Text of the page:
Some fonts are common and come pre-installed on a variety of devices and others are not. If you've selected a less common font, your email may render with the default font for the device, not the one you've chosen. Let's learn a little more about how font stacking can help prevent this from happening in your mailings.
Web Safe Fonts
A web safe font is one that is installed on a wide variety of systems. Email HTML isn't easily able to download fonts to your subscriber's device, so it's best to use the fonts that are already installed. Some web safe fonts are more common than others, and some are more likely to be found on an Apple device than a Windows device.
You might notice that when you test an email your choice of font has been replaced by a different one when you look at it in your inbox. Even if you're using a web safe font, a good first step in troubleshooting this issue is to check your font stacking.
Font stacking happens in the HTML code and offers alternatives to the font you selected in case that font is not present on the device that opens the email.
For example, let’s say you chose Helvetica as your font, the code will look like this:
<td style=”font-family: Helvetica”
On a Windows computer without Helvetica installed, the email will render using the default font of Times New Roman.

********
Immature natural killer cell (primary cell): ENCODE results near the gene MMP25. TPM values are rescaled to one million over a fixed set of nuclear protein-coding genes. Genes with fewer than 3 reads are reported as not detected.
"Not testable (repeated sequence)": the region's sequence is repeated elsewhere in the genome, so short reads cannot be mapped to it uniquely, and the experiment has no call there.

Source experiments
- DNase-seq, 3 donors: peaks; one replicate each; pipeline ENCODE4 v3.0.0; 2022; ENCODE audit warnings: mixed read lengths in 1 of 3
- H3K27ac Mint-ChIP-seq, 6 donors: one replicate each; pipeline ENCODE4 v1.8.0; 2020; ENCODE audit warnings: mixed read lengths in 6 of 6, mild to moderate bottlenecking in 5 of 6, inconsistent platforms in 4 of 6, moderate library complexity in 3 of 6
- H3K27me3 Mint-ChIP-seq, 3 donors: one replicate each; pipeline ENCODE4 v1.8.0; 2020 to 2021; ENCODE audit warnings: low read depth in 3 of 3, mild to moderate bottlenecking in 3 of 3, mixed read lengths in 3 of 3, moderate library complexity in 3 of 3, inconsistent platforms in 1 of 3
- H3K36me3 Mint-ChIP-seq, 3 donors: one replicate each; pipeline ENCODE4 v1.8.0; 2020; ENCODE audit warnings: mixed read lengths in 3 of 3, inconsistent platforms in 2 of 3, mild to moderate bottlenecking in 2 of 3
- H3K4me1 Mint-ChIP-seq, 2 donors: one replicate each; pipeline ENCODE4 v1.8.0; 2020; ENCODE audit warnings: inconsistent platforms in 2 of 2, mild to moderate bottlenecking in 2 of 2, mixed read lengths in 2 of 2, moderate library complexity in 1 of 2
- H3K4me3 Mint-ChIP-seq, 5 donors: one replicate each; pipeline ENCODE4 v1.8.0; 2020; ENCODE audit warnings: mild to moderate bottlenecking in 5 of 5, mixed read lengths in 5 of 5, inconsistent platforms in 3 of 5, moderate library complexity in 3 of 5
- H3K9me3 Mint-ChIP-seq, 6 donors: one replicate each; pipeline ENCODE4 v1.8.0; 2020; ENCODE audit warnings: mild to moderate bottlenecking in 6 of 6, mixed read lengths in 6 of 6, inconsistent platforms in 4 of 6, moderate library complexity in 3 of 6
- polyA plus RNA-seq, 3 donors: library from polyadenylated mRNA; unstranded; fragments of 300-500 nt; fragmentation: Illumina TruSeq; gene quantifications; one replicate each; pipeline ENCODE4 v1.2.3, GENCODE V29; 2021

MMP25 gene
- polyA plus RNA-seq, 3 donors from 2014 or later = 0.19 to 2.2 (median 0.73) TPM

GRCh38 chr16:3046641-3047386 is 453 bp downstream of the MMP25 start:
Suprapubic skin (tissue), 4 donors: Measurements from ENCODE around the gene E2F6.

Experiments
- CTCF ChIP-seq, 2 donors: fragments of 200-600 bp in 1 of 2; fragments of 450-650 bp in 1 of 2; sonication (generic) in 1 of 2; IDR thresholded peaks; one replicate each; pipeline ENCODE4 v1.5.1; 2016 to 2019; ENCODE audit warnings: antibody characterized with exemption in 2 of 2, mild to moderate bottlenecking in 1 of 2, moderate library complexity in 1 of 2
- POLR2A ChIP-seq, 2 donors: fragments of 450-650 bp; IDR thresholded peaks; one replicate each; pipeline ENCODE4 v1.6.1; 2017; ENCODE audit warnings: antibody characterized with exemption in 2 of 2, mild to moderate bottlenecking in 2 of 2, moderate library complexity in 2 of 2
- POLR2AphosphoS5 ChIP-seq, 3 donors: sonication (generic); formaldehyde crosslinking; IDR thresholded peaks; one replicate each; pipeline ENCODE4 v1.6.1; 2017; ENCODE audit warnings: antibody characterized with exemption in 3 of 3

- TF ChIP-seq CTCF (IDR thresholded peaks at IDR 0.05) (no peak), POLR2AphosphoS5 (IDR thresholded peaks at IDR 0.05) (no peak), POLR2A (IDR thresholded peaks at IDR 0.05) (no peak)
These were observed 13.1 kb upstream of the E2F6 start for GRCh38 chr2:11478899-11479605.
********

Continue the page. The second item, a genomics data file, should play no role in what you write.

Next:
The problem arises because Helvetica is native on only 7% of windows machines, and 100% of Apple machines. So without the proper font stacking, the email will use the correct font on your iPhone, but Outlook on your PC will use the default font, usually Times New Roman, because there aren’t any alternatives specified. This will look very different because Helvetica is a Sans-Serif font, and Times New Roman is a Serif font.
Proper font stacking for a Helvetica font would look like this:
<td style=”font-family: Helvetica, Helvetica Neue, Arial, Sans-Serif”>
On the same Windows computer with proper font stacking, the email will render with a Sans-serif font similar to the missing Helvetica:
So when Outlook on a Windows machine renders the email, it will try Helvetica, then Helvetica Neue, and when it comes up empty handed, it will try Arial which is on 99.84% of windows machines and is pretty close to Helvetica.
Stacking the right fonts
One of the main things to understand is whether your font choice(s) is a Serif font (letters have small embellishments or lines at the end of strokes, like Times New Roman) or Sans-Serif font (letters without embellishments, like Arial).
CSS Font Stack is a great resource for Font Stacks. This site gives you the platform adoption percentage for common fonts, as well as the font stacking for each font to copy and paste.